According to Gentleman — a Guardian journalist whose dogged investigative work broke the story in 2017 and 2018 — Windrush “wasn’t a mistake.” “It was the direct consequence of a harsh set of policies designed to bring down immigration numbers by ejecting people from Britain, and by making life intolerable for anyone without documents,” she writes. 

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In his new book, Clear Bright Future: A Radical Defence of the Human Being, Paul Mason, the former BBC journalist turned roving political commentator, presents a vision of humanity under siege. He identifies four distinct but related threats: the rapid advance of artificial intelligence, coupled with the vast, unaccountable tech monopolies that administer it; neoliberal economics and the adjoining “cult” of free-market competition; the rise of the authoritarian right, as embodied in the politics of Donald Trump and other populist strongmen; and academic post-modernism, which has steadily undermined public support for scientific inquiry and the legacy of the Enlightenment.

If you think this sounds like a lot to pack into 300 pages, you’d be right: it is. Mason shifts frenetically from one theme to the next, stringing together references from popular culture, political philosophy, tech science, and neurology, as well as drawing on his own experiences as a reporter in the US, Europe, and the Middle East. He has a habit of lunging into distracting tangents: an entire chapter on the worldview of Xi Jin Ping, the general secretary of the Chinese Communist Party, for instance, could’ve been better summarised in a few short paragraphs. But for the most part, his bracing premise—that human freedom will either thrive as a result of the Fourth Industrial Revolution or be obliterated by it—survives his anarchic writing style.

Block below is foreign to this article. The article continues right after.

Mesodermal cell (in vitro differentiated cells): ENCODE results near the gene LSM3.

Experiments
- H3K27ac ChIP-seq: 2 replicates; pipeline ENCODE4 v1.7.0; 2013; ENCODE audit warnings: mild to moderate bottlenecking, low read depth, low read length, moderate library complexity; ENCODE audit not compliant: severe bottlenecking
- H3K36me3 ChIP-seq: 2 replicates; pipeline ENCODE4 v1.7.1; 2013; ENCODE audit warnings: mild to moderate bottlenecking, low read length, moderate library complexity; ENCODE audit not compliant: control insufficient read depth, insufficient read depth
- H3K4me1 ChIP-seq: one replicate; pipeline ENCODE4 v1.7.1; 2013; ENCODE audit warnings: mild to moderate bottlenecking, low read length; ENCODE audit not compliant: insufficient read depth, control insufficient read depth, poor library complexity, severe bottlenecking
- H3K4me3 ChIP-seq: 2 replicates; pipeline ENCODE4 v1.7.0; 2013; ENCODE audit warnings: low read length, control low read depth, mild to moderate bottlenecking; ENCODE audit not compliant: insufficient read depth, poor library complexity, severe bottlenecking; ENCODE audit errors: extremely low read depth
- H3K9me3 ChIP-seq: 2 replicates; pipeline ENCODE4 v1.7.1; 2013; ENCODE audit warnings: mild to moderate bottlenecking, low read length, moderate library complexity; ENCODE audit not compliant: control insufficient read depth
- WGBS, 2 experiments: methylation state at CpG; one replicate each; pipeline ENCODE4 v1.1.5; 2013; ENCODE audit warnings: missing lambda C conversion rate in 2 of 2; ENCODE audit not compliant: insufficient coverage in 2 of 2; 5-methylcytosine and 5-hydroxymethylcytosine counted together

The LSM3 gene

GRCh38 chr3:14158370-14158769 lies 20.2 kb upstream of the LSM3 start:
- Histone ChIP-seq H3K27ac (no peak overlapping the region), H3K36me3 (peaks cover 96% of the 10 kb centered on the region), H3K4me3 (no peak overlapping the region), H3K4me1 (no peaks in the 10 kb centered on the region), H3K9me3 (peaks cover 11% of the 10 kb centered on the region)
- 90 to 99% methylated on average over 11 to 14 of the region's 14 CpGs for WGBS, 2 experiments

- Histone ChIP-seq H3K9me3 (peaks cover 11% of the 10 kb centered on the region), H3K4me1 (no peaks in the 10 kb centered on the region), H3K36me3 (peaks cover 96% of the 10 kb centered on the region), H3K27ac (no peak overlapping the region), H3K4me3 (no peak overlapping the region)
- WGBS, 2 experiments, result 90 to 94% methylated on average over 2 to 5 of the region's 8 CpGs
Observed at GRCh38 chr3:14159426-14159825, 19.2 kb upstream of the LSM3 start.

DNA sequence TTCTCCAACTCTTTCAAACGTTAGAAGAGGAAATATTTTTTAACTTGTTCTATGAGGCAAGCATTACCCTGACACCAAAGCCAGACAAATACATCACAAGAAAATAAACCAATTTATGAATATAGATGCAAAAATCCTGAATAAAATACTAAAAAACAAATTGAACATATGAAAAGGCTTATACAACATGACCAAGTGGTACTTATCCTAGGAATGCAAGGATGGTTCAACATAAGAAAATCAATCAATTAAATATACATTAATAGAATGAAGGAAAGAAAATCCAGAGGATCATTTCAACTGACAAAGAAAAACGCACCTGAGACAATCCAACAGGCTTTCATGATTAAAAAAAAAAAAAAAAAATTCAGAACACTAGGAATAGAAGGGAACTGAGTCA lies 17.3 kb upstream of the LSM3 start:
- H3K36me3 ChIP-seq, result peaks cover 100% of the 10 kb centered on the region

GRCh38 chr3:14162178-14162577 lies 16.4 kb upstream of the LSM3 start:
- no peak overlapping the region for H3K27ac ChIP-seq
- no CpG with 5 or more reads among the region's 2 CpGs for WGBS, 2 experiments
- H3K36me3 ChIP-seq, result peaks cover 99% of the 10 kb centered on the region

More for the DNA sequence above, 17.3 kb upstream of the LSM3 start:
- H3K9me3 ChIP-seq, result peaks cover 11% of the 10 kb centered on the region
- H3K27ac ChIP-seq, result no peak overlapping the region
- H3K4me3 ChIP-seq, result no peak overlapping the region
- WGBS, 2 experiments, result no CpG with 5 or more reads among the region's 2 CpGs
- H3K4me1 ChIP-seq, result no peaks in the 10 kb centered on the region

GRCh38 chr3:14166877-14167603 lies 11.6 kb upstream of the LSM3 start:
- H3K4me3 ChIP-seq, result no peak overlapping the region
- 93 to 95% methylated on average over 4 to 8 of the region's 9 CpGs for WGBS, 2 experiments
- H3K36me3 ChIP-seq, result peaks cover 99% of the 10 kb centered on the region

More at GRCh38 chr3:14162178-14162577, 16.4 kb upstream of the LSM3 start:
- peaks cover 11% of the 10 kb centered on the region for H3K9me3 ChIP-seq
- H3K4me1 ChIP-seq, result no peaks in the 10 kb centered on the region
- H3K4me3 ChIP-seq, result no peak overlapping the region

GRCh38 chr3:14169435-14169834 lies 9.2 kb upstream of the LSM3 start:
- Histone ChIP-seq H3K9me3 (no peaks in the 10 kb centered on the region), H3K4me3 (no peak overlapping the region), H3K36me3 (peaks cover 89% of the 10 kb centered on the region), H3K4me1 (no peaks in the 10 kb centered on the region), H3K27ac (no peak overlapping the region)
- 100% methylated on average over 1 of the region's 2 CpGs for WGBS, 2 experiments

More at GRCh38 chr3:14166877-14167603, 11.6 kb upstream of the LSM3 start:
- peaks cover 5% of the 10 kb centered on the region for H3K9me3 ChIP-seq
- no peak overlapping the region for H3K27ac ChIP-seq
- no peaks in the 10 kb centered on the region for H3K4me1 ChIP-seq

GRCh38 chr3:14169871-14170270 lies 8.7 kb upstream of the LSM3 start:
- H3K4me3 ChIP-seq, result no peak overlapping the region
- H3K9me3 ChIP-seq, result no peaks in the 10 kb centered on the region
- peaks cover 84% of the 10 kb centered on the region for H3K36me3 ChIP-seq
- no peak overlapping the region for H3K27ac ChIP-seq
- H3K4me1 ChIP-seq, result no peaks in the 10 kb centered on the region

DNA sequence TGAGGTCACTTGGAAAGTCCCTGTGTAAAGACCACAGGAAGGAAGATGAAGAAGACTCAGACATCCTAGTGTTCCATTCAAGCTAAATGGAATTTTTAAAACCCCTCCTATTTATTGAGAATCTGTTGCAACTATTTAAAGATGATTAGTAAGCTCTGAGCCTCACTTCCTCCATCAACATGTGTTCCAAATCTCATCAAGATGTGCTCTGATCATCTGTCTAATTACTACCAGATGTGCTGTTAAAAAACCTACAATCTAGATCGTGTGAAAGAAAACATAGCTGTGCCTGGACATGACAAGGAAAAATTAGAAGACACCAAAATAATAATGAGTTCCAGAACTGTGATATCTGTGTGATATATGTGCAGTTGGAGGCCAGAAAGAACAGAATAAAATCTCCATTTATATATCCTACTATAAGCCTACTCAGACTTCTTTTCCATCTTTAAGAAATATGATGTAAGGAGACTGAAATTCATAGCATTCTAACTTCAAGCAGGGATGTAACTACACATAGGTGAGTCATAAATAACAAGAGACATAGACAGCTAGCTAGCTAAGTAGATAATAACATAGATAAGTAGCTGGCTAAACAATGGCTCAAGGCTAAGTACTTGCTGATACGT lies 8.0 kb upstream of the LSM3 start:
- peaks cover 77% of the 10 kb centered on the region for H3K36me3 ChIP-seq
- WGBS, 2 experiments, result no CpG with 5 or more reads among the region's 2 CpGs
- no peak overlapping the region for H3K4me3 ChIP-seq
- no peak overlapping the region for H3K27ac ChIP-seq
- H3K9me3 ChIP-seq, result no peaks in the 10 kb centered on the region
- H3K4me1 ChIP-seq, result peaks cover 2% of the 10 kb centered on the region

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Last year, a poll by the research company Gallup revealed that 51 per cent of millennials in America had a “positive” view of socialism, while less than half—45 per cent, to be exact—viewed capitalism favourably. A slew of additional data suggests that American voters at large are ready to embrace far-reaching political change.

70 per cent support universal healthcare. 60 per cent back free college tuition. 46 per cent think the government should offer a job to unemployed citizens. And a majority want the minimum wage to be raised to at least $15 per hour.

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In the years leading up to the 2008 financial crash, an influential section of the American political class became convinced that a major economic crisis was on its way.

Serious Washington players like Robert Rubin, who served as head of Bill Clinton’s National Economic Council from 1993 to 1995, Peter Orszag, another heavyweight Clintonite economist, and Larry Summers, Clinton’s Treasury Secretary between 1999 and 2001, all raised the alarm.

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Gordon Brown’s first act after he became Chancellor of the Exchequer in 1997 was to grant the Bank of England operational independence.

The move was meant to signal a newfound pragmatism in Labour’s approach to the economy – no more reckless spending, no more excessive borrowing, no more outlandish leftwing demands for full employment. Instead, in stark contrast to the behaviour of previous Labour governments, the Blair-Brown administration would be a responsible steward of Britain’s national finances.